John M. Becker

India Supreme Court Doubles Down on Gay Sex Ban

Filed By John M. Becker | January 28, 2014 11:00 AM | comments

Filed in: Politics
Tags: decriminalization, gay sex, India, India Supreme Court, recriminalization, shocking, sodomy law, wrong side of history

india_map.gifIn a stubborn refusal to join the 21st century, a two-judge panel of the Supreme Court of India declared today that it would not reconsider its shocking decision last month to recriminalize gay sex by reinstating the country's colonial-era sodomy ban.

That decision, which reversed a landmark 2009 lower court ruling, sparked outrage across India and around the world. Politicians, government officials, major newspapers, celebrities, and LGBT advocates roundly condemned the Supreme Court ruling as retrograde, "medieval," and a violation of basic human rights.

Some human rights advocates and court observers had hoped the fierce backlash would prompt the court to rethink its decision, but today's announcement put those hopes to bed. This means gay sex will remain a criminal offense in India as it was in the years between 1861 and 2009 (and again after December 11, 2013), punishable by up to ten years in prison.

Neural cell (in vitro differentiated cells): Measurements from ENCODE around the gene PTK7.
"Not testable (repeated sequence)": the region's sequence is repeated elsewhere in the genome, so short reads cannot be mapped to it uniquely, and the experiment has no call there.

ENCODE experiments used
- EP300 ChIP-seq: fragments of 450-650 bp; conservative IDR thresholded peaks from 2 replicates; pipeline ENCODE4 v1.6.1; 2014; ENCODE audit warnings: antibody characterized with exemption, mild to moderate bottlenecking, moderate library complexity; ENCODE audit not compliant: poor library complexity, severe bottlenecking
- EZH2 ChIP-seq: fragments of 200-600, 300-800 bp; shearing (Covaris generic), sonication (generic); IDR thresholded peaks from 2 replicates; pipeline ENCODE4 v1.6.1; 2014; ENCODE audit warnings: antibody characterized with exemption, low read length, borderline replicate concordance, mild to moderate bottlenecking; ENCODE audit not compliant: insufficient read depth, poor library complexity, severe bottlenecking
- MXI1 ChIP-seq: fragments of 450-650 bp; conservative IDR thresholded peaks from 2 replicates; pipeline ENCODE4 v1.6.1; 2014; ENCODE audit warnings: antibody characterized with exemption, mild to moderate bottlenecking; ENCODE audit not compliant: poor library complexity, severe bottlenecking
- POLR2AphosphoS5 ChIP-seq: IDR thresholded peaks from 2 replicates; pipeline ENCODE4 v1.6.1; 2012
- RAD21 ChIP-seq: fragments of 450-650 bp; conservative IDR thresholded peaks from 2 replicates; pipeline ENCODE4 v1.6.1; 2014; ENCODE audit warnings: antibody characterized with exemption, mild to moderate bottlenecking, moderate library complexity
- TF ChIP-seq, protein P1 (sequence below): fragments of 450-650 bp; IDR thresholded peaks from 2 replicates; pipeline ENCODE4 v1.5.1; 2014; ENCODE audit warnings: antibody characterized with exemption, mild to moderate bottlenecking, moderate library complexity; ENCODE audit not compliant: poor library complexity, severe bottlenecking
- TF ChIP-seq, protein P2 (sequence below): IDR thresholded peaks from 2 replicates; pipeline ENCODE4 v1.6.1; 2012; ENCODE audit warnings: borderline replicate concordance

It's estimated that between 14% and 17% of the world's LGB population lives in India, the second most populous nation on Earth. What can be done to restore their basic human rights? We'll consider the possibilities, after the jump.

mumbai_protest_2.jpgIt appears that there are two options that remain for India's newly recriminalized LGB population.

The first is the course of action that the India Supreme Court advised in its ruling last month: parliamentary repeal. However, as the New York Times reported, there is nearly no chance of that happening:

There is almost no chance that Parliament will act where the Supreme Court did not, advocates and opponents of the law agreed. And with the Bharatiya Janata Party, a conservative Hindu nationalist group, appearing in ascendancy before national elections in the spring, the prospects of any legislative change happening for years is highly unlikely, analysts said.

Anjali Gopalan, founder of a charity that sued to overturn the 1861 law, said she was "shocked" by the ruling.

"This is taking many, many steps back. The Supreme Court has not just let down the L.G.B.T. community," Ms. Gopalan said, referring to gays, lesbians, bisexuals and transgenders, "but the constitution of India."

The option of last resort is what's called a curative petition, where an aggrieved party asks senior justices of the full 28-member Indian Supreme Court to intervene to protect against a violation of basic human rights. But today's panel decision indicates that a curative petition is not likely to succeed.

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